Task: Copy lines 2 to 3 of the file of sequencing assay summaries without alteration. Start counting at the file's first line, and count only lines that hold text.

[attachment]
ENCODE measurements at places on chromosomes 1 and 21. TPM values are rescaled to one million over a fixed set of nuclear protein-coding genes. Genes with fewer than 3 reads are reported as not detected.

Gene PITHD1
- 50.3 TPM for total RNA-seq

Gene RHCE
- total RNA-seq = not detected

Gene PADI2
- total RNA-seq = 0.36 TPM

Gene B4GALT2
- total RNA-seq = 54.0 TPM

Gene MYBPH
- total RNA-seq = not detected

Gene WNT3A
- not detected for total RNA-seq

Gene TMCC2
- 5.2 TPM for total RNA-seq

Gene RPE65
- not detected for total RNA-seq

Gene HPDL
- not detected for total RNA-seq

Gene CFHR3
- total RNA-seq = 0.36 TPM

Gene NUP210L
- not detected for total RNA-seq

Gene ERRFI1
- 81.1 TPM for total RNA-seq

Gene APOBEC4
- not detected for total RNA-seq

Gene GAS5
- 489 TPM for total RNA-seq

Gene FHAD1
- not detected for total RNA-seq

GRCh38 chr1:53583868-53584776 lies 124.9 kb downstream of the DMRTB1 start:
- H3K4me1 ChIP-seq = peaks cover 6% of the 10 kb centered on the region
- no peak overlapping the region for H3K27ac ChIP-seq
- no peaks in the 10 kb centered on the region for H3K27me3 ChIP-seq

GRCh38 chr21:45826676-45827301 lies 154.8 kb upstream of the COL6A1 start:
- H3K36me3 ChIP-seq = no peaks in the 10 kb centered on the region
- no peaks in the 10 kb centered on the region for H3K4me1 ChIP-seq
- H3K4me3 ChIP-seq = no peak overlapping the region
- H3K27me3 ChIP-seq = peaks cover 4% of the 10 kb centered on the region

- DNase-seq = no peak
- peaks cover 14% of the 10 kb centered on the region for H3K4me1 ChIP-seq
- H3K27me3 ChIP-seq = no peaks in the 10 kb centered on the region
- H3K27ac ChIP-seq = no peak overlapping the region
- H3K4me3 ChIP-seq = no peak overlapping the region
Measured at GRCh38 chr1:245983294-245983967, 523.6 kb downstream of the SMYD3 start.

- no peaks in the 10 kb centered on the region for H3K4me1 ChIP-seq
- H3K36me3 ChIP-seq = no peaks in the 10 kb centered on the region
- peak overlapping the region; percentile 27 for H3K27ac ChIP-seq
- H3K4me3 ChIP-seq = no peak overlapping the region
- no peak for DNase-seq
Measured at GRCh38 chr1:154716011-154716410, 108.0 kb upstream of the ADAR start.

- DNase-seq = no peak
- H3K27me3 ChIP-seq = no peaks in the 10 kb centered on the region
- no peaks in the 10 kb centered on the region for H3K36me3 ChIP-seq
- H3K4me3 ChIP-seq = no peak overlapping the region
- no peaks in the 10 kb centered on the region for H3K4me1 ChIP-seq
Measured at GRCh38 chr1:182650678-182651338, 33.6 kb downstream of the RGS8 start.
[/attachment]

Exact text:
Gene PITHD1
- 50.3 TPM for total RNA-seq